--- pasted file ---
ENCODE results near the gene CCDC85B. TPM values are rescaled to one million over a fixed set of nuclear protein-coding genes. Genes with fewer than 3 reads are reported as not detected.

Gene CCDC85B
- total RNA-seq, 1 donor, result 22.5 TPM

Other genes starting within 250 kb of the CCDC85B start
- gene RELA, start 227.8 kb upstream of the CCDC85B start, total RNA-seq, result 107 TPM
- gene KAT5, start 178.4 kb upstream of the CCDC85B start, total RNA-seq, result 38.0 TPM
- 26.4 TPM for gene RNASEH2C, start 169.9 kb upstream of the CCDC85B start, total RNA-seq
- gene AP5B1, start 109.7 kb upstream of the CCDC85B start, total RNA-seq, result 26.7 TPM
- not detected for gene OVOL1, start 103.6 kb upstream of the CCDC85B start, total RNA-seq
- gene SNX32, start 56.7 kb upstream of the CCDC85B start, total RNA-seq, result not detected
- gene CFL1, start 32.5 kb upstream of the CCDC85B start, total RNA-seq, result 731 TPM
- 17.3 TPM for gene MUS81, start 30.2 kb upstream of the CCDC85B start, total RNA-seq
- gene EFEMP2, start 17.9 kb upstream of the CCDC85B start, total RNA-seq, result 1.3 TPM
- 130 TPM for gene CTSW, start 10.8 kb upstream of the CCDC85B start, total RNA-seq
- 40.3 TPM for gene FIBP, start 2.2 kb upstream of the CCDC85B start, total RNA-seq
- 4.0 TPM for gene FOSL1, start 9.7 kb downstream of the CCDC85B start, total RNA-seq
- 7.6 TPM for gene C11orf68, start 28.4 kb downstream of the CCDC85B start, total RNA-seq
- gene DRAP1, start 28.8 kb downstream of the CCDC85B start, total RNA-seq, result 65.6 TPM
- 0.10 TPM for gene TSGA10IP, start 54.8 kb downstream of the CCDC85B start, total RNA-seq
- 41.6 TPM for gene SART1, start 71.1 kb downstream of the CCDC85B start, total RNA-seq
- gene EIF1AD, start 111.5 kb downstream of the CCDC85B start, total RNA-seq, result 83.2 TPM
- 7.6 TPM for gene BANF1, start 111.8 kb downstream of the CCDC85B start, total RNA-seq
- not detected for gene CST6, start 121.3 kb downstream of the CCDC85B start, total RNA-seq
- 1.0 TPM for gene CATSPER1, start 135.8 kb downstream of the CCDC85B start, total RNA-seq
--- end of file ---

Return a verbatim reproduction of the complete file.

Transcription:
ENCODE results near the gene CCDC85B. TPM values are rescaled to one million over a fixed set of nuclear protein-coding genes. Genes with fewer than 3 reads are reported as not detected.

Gene CCDC85B
- total RNA-seq, 1 donor, result 22.5 TPM

Other genes starting within 250 kb of the CCDC85B start
- gene RELA, start 227.8 kb upstream of the CCDC85B start, total RNA-seq, result 107 TPM
- gene KAT5, start 178.4 kb upstream of the CCDC85B start, total RNA-seq, result 38.0 TPM
- 26.4 TPM for gene RNASEH2C, start 169.9 kb upstream of the CCDC85B start, total RNA-seq
- gene AP5B1, start 109.7 kb upstream of the CCDC85B start, total RNA-seq, result 26.7 TPM
- not detected for gene OVOL1, start 103.6 kb upstream of the CCDC85B start, total RNA-seq
- gene SNX32, start 56.7 kb upstream of the CCDC85B start, total RNA-seq, result not detected
- gene CFL1, start 32.5 kb upstream of the CCDC85B start, total RNA-seq, result 731 TPM
- 17.3 TPM for gene MUS81, start 30.2 kb upstream of the CCDC85B start, total RNA-seq
- gene EFEMP2, start 17.9 kb upstream of the CCDC85B start, total RNA-seq, result 1.3 TPM
- 130 TPM for gene CTSW, start 10.8 kb upstream of the CCDC85B start, total RNA-seq
- 40.3 TPM for gene FIBP, start 2.2 kb upstream of the CCDC85B start, total RNA-seq
- 4.0 TPM for gene FOSL1, start 9.7 kb downstream of the CCDC85B start, total RNA-seq
- 7.6 TPM for gene C11orf68, start 28.4 kb downstream of the CCDC85B start, total RNA-seq
- gene DRAP1, start 28.8 kb downstream of the CCDC85B start, total RNA-seq, result 65.6 TPM
- 0.10 TPM for gene TSGA10IP, start 54.8 kb downstream of the CCDC85B start, total RNA-seq
- 41.6 TPM for gene SART1, start 71.1 kb downstream of the CCDC85B start, total RNA-seq
- gene EIF1AD, start 111.5 kb downstream of the CCDC85B start, total RNA-seq, result 83.2 TPM
- 7.6 TPM for gene BANF1, start 111.8 kb downstream of the CCDC85B start, total RNA-seq
- not detected for gene CST6, start 121.3 kb downstream of the CCDC85B start, total RNA-seq
- 1.0 TPM for gene CATSPER1, start 135.8 kb downstream of the CCDC85B start, total RNA-seq